Back in late 2008, when the sky was darkening over the head of Lehman Brothers Holdings Inc. (PINK:LEHMQ) JPMorgan Chase & Co. (NYSE:JPM) was a main lending source to the investment bank just before the collapse. Now, the government is coming after JP Morgan in what has been called ‘the government’s first enforcement case to come out of Lehman Brothers’. The CFTC is looking to file a civil case against JP Morgan sometime this week. However, everyone expects JP Morgan to just settle the suit and pay the $20 million fine.

The reason why the government is filing a lawsuit against JP Morgan is because they believe that JP Morgan wrongly assessed Lehman’s worth and opened a substantial credit line to the bank which is then tied to Lehman’s misuse of customer funds. The kicker here is that those funds that JP Morgan opened up were partially customer money. Currently, we do not know whether JP Morgan knew that the money they were lending to Lehman was customer funds but it is illegal to knowingly open a line of credit with customer funds. The customer funds came from the futures trading section of JP Morgan. The agency further rips JP Morgan and says that the investment was “withholding” Lehman customer funds for almost two weeks before turning them in to federal authorities.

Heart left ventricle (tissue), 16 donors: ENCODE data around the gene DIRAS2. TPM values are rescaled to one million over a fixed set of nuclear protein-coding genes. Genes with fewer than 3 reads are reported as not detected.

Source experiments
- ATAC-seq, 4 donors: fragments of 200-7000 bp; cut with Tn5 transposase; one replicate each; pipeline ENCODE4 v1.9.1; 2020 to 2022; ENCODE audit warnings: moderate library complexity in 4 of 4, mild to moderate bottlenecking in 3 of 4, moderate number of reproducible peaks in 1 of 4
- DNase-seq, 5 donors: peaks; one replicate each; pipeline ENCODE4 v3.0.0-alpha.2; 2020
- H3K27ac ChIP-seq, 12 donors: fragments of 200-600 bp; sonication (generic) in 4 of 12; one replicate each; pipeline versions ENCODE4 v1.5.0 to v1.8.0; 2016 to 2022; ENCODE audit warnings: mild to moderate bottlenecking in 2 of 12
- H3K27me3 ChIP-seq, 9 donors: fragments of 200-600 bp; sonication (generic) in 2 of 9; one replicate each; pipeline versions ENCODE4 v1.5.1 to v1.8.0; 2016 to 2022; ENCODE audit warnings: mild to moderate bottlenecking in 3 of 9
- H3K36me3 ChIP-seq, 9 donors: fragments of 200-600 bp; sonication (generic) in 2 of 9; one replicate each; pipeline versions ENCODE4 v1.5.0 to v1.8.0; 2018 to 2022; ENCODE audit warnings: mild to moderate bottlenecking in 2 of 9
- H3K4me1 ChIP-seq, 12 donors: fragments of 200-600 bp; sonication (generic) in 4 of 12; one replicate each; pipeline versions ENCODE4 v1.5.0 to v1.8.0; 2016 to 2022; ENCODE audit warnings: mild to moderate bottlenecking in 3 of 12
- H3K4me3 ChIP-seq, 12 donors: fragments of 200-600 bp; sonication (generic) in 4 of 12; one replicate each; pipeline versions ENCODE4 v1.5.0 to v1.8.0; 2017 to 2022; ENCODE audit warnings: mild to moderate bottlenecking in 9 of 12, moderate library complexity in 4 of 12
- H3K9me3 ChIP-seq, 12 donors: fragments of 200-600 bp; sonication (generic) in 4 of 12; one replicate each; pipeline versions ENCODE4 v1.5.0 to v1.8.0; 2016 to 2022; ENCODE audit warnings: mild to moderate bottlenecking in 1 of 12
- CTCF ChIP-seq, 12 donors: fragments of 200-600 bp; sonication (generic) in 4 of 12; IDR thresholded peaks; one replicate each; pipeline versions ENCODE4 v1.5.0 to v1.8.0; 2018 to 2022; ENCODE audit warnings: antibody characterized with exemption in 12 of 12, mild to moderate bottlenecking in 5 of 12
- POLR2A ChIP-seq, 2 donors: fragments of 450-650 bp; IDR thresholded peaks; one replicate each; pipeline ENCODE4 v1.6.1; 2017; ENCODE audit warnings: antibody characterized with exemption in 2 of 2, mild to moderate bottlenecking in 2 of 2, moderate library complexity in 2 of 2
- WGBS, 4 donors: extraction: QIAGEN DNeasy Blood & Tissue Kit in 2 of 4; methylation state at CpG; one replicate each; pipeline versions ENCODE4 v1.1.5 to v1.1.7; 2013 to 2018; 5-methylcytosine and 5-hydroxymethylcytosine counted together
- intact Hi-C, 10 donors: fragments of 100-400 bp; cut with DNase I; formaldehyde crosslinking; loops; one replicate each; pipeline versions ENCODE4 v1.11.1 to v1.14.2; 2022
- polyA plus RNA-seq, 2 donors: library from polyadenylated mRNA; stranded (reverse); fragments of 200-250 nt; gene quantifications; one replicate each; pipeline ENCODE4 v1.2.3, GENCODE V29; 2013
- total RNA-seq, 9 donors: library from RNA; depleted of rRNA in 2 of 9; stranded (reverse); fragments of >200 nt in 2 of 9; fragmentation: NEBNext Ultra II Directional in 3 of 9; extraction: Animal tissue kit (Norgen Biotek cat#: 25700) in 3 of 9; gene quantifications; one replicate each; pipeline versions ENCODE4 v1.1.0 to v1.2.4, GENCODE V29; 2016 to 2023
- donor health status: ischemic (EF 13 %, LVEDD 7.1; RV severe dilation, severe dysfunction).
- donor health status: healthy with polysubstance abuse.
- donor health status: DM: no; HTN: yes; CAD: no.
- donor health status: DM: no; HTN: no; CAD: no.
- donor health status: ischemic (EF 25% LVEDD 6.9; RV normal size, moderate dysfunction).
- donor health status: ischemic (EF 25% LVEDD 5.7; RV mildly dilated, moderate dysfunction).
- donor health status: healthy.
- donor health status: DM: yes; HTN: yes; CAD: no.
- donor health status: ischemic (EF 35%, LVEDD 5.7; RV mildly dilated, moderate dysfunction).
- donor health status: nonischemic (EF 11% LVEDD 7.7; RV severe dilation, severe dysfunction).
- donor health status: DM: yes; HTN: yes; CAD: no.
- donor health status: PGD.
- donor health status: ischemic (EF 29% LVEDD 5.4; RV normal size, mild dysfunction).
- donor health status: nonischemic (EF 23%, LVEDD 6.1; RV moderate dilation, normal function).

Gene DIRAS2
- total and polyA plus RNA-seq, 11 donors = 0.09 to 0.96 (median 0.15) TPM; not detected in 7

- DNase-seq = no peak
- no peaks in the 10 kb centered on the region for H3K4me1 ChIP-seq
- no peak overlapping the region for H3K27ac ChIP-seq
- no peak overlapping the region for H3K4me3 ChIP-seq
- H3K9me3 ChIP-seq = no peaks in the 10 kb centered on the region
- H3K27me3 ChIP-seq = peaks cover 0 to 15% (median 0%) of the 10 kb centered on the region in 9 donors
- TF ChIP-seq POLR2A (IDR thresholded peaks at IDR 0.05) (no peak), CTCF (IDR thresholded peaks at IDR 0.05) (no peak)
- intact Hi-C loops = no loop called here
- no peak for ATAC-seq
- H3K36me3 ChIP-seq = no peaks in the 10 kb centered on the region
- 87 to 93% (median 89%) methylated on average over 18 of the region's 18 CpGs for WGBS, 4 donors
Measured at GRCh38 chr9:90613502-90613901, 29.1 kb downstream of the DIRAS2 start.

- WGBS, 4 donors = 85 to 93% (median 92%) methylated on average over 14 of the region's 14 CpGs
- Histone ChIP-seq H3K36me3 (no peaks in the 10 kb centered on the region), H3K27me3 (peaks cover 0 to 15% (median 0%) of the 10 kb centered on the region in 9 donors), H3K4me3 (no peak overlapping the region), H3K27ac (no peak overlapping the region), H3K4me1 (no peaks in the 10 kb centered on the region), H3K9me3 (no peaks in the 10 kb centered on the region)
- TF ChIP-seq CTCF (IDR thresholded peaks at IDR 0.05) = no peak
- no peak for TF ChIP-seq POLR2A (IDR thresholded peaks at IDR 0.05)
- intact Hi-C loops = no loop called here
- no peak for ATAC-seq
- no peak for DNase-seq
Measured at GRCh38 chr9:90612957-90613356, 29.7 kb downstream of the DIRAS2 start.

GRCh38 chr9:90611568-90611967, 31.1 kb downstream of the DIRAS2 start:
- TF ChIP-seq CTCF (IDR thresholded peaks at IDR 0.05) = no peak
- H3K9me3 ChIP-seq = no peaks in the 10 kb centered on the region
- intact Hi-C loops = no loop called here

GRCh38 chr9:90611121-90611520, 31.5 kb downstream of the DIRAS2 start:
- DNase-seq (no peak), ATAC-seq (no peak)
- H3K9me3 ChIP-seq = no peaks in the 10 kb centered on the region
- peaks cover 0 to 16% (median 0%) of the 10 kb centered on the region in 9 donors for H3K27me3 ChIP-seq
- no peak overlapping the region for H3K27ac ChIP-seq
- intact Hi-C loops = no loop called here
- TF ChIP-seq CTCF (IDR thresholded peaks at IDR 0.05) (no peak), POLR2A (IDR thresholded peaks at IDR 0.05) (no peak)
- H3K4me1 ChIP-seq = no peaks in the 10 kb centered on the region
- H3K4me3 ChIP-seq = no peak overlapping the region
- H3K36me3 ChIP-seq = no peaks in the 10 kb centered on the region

This seems to be a familiar trend lately with JP Morgan. Look at  where the investment bank was tied to the firm as having the missing customer funds. There is definitely more to these stories than just what you read, no doubt. It is just very suspicious how JP Morgan has been involved with two failed firms and happened to have customer funds from both firms at the time when both failed.

On the other hand, the CFTC is working overtime after MF Global. Earlier this week, the Commodity Futures Trading Commission is reportedly suing the Royal Bank of Canada on the grounds that the bank had been engaging in “wash trading” over a three year span to take advantage of tax benefits. Obviously, the CFTC was told to wake up after the MF Global nightmare.

The bottom line is that JP Morgan has been tied to some pretty shady events lately and it should be interesting if the Feds take a more in depth look to see if JP Morgan played a larger role in the demise of these firms.